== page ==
While I walked through Merano in Italy, I came across this sundial. I was impressed how many elements and codes are compiled in this depiction. For example one can see the motto of Friedrich III. (AEIOU) as well as a skull with an hour glass on top of it.
This sundial is located in the courtyard of the High Castle (Hohes Schloss) in Füssen. Around the windows, one can see a small piece of the Trompe-l’œil for which the castle is known. It is assumed that these paintings were made around 1499 by the painter Fidelis Eichele.
At the sundial located at the Pfarrheim (parish community centre) of Knittelfeld one can not only see Saint Catherine but also the no longer existing town hall. The late Gothic town hall was destroyed in the Second World War.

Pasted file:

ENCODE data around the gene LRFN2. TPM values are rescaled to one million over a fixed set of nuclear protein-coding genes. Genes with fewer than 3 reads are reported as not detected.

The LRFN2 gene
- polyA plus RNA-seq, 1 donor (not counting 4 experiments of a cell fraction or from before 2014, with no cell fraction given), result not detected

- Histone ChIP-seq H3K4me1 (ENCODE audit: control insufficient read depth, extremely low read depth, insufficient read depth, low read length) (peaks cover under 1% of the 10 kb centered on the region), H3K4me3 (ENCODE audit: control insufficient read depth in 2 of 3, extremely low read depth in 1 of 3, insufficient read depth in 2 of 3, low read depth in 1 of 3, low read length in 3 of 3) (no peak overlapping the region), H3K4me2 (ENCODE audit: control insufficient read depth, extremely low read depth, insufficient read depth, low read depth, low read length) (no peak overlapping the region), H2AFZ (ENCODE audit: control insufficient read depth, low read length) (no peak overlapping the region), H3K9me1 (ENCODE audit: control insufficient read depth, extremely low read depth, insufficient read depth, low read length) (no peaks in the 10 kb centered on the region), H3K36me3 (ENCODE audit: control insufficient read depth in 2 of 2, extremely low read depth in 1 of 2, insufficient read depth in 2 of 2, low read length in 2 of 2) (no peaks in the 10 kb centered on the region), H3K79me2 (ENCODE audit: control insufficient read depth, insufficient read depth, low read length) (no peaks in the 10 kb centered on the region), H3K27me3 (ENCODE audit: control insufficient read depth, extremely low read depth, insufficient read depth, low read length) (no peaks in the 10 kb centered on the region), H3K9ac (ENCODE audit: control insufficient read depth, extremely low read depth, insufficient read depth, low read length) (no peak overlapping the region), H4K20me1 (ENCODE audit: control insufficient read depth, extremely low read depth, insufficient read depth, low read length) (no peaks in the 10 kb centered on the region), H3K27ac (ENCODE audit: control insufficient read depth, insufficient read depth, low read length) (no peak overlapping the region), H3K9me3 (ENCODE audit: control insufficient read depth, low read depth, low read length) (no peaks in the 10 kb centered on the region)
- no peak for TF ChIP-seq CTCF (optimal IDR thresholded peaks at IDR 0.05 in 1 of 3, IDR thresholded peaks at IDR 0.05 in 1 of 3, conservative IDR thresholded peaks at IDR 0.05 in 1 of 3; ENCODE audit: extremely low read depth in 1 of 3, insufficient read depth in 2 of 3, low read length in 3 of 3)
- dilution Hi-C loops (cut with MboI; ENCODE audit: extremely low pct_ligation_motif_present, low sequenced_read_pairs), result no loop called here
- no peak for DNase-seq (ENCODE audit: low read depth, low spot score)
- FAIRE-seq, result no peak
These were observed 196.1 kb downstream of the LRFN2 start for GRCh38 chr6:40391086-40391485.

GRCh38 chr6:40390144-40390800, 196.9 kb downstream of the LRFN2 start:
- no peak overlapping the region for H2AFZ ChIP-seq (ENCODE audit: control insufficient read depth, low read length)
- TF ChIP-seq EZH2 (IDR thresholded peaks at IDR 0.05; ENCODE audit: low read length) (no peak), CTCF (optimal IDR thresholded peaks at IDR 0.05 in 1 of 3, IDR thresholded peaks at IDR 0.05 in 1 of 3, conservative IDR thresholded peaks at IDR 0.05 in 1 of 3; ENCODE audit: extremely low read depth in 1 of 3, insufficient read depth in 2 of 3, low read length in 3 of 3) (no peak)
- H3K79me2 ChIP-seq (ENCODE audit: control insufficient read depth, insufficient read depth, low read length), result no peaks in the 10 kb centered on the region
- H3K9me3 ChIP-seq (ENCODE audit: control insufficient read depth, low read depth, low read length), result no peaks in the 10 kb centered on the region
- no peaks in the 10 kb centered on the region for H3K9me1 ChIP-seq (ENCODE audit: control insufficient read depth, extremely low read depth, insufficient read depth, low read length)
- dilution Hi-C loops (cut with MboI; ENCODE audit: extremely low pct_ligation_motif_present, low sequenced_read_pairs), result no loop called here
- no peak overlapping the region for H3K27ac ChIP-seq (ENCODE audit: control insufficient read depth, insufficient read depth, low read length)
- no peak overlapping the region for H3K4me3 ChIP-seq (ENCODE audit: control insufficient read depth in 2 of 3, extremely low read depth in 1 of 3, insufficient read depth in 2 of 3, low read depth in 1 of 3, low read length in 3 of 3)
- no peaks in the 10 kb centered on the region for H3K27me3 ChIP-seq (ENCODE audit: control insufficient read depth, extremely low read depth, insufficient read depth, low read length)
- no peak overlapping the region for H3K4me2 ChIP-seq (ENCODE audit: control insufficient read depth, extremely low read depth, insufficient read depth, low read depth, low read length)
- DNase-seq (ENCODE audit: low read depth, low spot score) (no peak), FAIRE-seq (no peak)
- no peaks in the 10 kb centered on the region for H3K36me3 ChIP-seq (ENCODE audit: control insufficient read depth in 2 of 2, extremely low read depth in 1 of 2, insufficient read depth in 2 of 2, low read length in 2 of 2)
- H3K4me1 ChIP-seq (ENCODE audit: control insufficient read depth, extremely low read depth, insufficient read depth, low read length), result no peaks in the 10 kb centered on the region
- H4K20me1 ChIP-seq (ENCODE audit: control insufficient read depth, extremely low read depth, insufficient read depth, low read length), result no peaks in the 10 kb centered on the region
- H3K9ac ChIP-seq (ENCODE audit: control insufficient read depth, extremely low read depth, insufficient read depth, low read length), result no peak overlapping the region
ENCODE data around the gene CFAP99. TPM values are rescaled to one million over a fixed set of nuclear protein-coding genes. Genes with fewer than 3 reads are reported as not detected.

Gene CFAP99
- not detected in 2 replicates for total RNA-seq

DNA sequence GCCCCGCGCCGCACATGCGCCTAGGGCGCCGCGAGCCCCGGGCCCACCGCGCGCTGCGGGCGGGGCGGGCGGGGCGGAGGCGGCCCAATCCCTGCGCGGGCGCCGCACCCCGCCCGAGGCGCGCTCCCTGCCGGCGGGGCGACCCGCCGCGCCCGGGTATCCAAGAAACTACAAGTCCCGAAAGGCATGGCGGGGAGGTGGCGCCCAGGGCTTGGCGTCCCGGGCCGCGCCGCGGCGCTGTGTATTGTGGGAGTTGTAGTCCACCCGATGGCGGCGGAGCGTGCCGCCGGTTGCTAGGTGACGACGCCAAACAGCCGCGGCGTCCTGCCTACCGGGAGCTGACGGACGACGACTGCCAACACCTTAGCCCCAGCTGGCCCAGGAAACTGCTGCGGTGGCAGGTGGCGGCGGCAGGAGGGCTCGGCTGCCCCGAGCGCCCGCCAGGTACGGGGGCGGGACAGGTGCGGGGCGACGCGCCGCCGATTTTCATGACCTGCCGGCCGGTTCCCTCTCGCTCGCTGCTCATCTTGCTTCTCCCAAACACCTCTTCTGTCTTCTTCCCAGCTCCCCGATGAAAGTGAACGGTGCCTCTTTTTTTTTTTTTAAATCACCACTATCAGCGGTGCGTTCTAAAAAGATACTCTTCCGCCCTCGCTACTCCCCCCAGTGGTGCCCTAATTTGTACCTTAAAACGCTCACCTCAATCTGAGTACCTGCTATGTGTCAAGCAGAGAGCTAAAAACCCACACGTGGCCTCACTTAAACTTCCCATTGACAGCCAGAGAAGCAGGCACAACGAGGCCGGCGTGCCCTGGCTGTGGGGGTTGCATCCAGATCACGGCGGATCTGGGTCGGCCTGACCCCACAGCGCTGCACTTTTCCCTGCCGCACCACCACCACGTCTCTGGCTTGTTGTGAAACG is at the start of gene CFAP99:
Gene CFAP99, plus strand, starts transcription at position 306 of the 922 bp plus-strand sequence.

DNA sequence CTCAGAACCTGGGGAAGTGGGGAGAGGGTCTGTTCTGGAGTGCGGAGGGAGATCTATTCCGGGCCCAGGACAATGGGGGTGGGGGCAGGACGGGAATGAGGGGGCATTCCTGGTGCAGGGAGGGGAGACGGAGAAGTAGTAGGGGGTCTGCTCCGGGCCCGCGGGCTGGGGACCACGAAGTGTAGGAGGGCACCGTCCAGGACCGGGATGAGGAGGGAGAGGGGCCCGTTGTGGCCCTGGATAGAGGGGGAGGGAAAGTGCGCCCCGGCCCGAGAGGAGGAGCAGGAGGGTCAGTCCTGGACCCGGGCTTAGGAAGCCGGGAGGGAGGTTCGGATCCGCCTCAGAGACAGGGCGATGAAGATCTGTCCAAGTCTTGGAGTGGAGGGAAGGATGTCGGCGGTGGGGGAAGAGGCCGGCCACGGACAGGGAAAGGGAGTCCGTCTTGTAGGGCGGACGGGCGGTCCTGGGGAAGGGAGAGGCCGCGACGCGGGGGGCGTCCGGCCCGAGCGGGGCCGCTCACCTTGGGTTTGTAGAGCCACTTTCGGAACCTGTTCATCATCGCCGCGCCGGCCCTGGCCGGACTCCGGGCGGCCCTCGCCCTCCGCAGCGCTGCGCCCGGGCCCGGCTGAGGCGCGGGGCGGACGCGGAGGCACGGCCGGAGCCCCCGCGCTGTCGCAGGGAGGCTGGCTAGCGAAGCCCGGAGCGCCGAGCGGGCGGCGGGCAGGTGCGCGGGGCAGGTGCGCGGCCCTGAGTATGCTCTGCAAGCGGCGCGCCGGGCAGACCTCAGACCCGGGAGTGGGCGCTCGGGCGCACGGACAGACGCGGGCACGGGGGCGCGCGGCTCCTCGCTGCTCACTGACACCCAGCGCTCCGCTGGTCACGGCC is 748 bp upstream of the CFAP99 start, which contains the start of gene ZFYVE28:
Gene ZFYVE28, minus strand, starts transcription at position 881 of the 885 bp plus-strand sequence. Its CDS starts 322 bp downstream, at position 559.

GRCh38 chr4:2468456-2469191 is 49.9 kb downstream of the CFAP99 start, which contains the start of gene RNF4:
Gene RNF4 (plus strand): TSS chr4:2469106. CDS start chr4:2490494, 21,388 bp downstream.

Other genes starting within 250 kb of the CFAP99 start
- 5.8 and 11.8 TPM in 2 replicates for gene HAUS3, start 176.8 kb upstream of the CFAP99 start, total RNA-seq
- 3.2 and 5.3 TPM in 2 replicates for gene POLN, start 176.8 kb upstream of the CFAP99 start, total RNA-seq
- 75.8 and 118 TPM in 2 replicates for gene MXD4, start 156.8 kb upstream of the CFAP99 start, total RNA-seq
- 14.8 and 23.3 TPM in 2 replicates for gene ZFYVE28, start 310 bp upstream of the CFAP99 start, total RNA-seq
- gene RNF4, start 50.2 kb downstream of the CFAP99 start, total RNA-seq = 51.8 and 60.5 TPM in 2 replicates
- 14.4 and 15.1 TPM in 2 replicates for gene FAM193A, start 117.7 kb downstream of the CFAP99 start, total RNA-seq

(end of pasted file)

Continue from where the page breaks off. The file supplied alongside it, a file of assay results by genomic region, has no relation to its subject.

This sundial is placed on the facade of a 16th-century building located at the main square of Neunkirchen. The city is the capital of the district of Neunkirchen in the Austrian state of Lower Austria.
This sundial is located at a building generally known as Hofrichterstöckl. The 17th century edifice is covered with a hip roof and offers an early Baroque entrance portal labeled with the year of construction in 1640.
This sundial is located at the former Neuberg Abbey in Neuberg an der Mürz. Even though Neuberg Abbey (Stift Neuberg) isn’t a Cistercian monastery any more it has retained its medieval character to a high degree.